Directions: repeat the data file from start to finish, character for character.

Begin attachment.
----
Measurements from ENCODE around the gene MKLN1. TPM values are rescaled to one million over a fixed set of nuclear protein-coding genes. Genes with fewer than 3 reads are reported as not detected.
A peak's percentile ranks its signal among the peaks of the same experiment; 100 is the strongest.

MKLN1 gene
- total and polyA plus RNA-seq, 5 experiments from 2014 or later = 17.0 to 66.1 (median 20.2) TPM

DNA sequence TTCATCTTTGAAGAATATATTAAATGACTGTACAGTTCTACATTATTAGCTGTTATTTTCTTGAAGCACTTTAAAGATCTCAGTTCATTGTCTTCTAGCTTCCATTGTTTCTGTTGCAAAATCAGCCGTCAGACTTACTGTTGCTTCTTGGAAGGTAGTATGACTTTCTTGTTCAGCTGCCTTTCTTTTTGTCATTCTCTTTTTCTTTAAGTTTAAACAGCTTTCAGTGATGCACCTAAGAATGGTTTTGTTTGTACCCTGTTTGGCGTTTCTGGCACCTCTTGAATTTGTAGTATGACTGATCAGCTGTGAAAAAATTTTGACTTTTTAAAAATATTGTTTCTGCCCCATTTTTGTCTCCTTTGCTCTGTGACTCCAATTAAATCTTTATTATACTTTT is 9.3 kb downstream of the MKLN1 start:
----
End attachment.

Measurements from ENCODE around the gene MKLN1. TPM values are rescaled to one million over a fixed set of nuclear protein-coding genes. Genes with fewer than 3 reads are reported as not detected.
A peak's percentile ranks its signal among the peaks of the same experiment; 100 is the strongest.

MKLN1 gene
- total and polyA plus RNA-seq, 5 experiments from 2014 or later = 17.0 to 66.1 (median 20.2) TPM

DNA sequence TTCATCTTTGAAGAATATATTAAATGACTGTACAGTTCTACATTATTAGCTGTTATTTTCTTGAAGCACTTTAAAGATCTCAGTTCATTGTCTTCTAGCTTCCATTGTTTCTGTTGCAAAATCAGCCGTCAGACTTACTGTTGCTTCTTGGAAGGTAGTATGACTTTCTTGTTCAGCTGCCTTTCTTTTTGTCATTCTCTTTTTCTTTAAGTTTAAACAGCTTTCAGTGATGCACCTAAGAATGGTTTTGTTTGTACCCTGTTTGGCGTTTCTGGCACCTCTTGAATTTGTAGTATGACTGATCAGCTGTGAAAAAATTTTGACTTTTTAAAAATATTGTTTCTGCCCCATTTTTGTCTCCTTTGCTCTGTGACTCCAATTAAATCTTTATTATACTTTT is 9.3 kb downstream of the MKLN1 start: